Does soil aggregate stability vary across fields that have been continuously used for different agricultural practises?

Cudlipp, Ella R. (2007) Does soil aggregate stability vary across fields that have been continuously used for different agricultural practises? BSc dissertation, University of Portsmouth.

[img] PDF
Restricted to Registered users only

Download (714kB)

    Abstract

    This paper sets out to investigate whether different continuous agricultural land uses have an impact on the soil and therefore aggregate stability. Aggregate stability plays an important role in agriculture as it benefits crop production and ecosystem health. Aggregate stability can be tested by a variety of methods, most commonly used are wet sieving and raindrop simulation experiments, where the characteristics of rainfall breakdown aggregates, therefore testing the stability. Aggregate stability is most commonly related to the percentage of organic matter in the soil, as well as any pedoturbation activities the land may experience, these will all be investigated, such as earthworm activity and farming practices such as tilling. The impacts of the different land uses will be examined by these experiments, including earthworm counts. There are three field sites consisting of a Jersey Royal potato field, which is cultivated regularly with seasonal crop, a grass field that has the purpose of grazing for Jersey cattle, and finally a field which main land use is predominately an orchard, but does however experience some grazing by cattle. All three sites are from a similar area of land in the North of Jersey and therefore should not differ in how they are made up, therefore particle sizing will be undertaken to ensure this, and that all further experiments will be measuring aggregate stability and factors that affect it, concluding whether different agricultural land uses have had an impact.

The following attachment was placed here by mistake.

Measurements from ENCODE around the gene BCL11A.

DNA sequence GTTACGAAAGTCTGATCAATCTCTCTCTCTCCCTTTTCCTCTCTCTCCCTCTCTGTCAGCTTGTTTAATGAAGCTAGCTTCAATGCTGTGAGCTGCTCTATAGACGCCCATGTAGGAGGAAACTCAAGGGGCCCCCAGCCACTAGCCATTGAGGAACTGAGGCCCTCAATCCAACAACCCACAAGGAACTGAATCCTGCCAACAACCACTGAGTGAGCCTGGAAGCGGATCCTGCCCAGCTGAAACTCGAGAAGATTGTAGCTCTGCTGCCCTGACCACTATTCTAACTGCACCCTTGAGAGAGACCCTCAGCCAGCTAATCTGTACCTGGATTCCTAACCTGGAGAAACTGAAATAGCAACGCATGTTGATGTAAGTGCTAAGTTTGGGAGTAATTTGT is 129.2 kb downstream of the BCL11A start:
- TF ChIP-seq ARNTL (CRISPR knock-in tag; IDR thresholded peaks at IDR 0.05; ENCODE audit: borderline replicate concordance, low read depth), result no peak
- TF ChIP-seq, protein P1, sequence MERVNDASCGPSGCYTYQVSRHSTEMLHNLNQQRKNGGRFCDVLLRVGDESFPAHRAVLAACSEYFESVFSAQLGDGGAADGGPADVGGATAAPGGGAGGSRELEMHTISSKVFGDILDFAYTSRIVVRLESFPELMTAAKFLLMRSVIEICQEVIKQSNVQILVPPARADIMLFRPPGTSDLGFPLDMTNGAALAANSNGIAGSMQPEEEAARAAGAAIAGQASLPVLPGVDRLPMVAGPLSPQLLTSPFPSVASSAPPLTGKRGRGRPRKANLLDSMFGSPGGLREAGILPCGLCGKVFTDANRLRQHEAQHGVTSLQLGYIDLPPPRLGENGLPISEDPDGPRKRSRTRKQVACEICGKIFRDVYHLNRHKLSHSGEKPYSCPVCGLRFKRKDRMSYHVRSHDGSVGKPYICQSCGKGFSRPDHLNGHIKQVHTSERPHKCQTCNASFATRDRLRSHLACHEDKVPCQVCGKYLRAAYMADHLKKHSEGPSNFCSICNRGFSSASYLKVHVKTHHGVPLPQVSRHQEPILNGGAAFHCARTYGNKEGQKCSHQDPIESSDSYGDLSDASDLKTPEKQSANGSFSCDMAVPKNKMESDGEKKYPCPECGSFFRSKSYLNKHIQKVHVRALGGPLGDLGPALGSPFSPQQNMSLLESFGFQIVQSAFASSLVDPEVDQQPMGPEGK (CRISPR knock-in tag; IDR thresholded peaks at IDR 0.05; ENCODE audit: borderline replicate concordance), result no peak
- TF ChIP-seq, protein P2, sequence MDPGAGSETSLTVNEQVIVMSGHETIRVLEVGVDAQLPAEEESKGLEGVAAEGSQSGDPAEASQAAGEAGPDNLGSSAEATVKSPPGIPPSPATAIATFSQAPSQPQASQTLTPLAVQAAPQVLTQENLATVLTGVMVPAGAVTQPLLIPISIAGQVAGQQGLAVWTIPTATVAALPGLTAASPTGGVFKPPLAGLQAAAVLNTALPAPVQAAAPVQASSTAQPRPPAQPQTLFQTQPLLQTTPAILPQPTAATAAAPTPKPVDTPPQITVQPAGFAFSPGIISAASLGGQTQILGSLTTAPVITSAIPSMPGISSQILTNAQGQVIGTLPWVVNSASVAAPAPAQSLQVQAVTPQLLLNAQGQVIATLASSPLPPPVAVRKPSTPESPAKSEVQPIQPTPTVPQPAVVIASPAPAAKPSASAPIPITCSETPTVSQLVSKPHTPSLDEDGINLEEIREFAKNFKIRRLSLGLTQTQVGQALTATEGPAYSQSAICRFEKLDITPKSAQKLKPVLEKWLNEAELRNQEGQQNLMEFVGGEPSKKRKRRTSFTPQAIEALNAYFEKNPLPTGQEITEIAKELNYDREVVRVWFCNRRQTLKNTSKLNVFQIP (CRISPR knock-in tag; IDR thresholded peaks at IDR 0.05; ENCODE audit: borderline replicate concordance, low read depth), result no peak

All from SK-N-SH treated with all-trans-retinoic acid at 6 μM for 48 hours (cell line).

Item Type: Dissertation
    Departments/Research Groups: Faculty of Science > Department of Geography
    Depositing User: Jane Polwin
    Date Deposited: 20 Jan 2011 12:47
    Last Modified: 28 Jan 2015 11:13
    URI: http://eprints.port.ac.uk/id/eprint/383

    Actions (login required)

    View Item

    Document Downloads

    More statistics for this item...